Bray Wyatt’s individuality shines brightest through purposeful fulfillment

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Born into a family of professional wrestlers, a third generation superstar in fact behind grandfather Blackjack Mulligan, father Mike Rotunda and uncles Barry Windham and Kendall Windham, Windham Lawrence Rotunda or better known as Bray Wyatt, has become one of the most polarizing faces of the WWE.

The 29-year-old grew up in Brooksville, Florida and won a state championship in wrestling at Hernando High School and also was a star defensive tackle and guard on the football team. He parlayed his physicality and gridiron success into earning a football scholarship at Troy University where he played two years.

Playing football at a high level naturally helped him ease into becoming a professional wrestler soon after his collegiate career was over.

“I think every sport I ever played during my life has helped in my career,” explained Wyatt. “As far as balance, focus, drive and determination and people screaming at you and telling you how horrible you are. Certainly it was a huge asset playing at Troy like I did.”

Wyatt’s football career and eventual WWE superstardom actually came full circle in Louisiana on April 6, 2014.

“I played bowl games in New Orleans where I got to do my first WrestleMania,” told Wyatt.

Family Ties

Once Wyatt finished playing football the transition into wrestling was a logical one, but even with such deep bloodlines in the industry, he didn’t feel any pressure to follow in his family’s footsteps.

“I’m so different than anyone else in my family. It’s hard to compare myself to anyone. I never really felt any kind of pressure because I always kind of did my own thing. I never felt the pressure to be successful, I just kind of wanted it for myself,” explained Wyatt.

“I knew that I would find something in life and that I had a purpose.”

Wyatt’s younger brother, 26-year-old Taylor Michael Rotunda, known by his ring name Bo Dallas, has wrestled alongside Wyatt as they both have cut their teeth in the WWE, the pinnacle of wrestling and entertainment.

“It’s a beautiful thing,” said Wyatt on living out his dreams with his brother. “You come up with someone and you spend your entire life fantasizing about the things you can accomplish and dreaming of things you might do one day and then to come to the realization that you’re actually doing everything you said you’d do. To see us come up the way we have and achieve things we only could have dreamed of, it’s a beautiful thing and it’s something I’ll never forget.”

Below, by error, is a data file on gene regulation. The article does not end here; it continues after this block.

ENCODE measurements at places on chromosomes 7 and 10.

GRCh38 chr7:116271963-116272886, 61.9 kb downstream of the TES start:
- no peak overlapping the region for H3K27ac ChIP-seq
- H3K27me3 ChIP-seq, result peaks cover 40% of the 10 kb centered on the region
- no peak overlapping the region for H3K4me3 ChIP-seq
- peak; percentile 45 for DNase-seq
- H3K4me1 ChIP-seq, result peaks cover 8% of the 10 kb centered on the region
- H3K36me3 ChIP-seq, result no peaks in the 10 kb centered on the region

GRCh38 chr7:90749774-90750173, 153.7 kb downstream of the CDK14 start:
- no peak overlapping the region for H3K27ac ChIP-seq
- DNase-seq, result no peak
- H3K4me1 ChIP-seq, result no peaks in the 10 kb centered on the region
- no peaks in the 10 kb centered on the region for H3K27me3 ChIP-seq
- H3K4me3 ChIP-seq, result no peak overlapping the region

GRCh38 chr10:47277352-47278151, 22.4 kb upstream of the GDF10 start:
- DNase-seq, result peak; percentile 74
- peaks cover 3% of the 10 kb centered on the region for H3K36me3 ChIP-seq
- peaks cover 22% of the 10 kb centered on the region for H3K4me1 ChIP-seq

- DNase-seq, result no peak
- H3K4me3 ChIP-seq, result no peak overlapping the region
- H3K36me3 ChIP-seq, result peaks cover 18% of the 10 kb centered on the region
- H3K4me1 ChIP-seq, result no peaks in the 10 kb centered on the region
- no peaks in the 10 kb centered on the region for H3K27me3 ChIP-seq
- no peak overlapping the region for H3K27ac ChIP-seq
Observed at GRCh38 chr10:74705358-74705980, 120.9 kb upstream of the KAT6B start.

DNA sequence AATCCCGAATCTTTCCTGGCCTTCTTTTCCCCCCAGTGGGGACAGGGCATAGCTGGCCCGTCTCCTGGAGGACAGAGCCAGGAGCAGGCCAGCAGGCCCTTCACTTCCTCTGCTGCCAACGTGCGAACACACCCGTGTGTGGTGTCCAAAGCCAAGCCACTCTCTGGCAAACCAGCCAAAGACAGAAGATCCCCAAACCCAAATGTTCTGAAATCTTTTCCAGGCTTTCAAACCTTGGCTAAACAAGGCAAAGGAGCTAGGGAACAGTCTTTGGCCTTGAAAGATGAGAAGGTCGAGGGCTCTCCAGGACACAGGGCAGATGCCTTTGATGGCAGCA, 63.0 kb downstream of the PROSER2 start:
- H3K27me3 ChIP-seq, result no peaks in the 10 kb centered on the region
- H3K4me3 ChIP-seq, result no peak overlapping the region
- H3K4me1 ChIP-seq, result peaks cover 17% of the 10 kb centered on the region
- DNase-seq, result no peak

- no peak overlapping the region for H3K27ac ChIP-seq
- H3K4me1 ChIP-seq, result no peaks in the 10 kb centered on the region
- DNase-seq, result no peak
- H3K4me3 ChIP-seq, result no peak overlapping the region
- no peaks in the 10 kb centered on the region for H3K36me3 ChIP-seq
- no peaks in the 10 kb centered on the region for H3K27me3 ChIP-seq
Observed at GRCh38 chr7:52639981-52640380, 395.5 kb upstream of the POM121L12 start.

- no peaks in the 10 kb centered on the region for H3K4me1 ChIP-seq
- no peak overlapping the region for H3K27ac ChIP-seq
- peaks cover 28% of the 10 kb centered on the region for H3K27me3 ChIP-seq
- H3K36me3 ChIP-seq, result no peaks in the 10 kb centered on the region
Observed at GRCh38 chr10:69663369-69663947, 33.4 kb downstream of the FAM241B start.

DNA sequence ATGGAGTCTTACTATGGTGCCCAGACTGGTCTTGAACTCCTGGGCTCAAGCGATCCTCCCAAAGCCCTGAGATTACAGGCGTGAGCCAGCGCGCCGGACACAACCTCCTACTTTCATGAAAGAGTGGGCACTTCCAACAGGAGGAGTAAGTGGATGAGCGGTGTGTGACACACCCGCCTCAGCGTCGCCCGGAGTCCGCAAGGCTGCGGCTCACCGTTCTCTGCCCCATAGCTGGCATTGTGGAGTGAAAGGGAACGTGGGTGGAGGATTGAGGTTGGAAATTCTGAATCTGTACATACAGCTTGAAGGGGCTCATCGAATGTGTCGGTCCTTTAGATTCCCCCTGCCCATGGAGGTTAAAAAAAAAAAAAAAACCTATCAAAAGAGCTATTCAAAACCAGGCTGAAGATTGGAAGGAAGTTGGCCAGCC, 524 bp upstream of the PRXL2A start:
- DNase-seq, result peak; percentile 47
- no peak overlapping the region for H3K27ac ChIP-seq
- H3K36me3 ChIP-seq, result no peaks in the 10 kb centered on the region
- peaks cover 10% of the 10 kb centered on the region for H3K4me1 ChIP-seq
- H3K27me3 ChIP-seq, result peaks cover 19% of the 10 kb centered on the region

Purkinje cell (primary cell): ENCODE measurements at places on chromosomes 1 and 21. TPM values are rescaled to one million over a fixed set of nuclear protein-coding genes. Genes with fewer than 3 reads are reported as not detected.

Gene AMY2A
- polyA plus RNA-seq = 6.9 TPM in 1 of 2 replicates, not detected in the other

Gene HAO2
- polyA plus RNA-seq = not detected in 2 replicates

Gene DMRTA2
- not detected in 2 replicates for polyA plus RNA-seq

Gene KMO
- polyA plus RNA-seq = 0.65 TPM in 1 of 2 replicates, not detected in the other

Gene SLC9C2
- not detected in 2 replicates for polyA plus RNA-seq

The Birth of Bray Wyatt

Once Wyatt found his purpose, he worked his way up from Florida Championship Wrestling (FCW) as Duke Rotundo to NXT in June 2010 where he adopted the alias Husky Harris. After a feud with Randy Orton (who Wyatt is currently SmackDown Tag Team Champions with) resulted in The Legend Killer punting him in the head as a member of The Nexus, he returned to FCW and continued to wrestle as Husky Harris.

When he resurfaced in April 2012 on NXT, the ring name Bray Wyatt was coined. There he honed his craft and The Wyatt Family, now a cult following among WWE fans, was born.

“I think NXT was pivotal in my career. Because I knew what we are, the Wyatts and I. We are something so creative and so new it was almost like we helped make NXT, we helped build that thing. For a while NXT was the Wyatt Family show,” said Wyatt. “It was kind of like the world needed to see us and what we are and what was going on down in Florida compared to what was happening on the main roster. And a lot of us have made that merge now and it’s been a huge success. People want to see something different and a little provocative and that’s what we give them.”

Bray Wyatt, the leader of The Wyatt Family, is depicted as something of an evil cult leader; an interestingly new and sometimes twisted in a creatively beautiful way of capturing the WWE Universe in a fashion not seen in years.

His eerie and creepy persona is a trait that Wyatt embodies in and out of the ring, going as far to say that he is “offended” when asked if he is surprised that he could play the role of a cryptic heel so well.

“I don’t think that people understand how little of a role it is that I’m playing. I am so similar to who I am on television that it would be alarming to most,” Wyatt proudly jested. “I like my views and I’m very stuck in my ways and I see the world the way I see it and that’s the way it is. There’s no good guy or bad guy in me, there’s only me and I’m open to the world’s interpretation of whatever it is they want me to be.”

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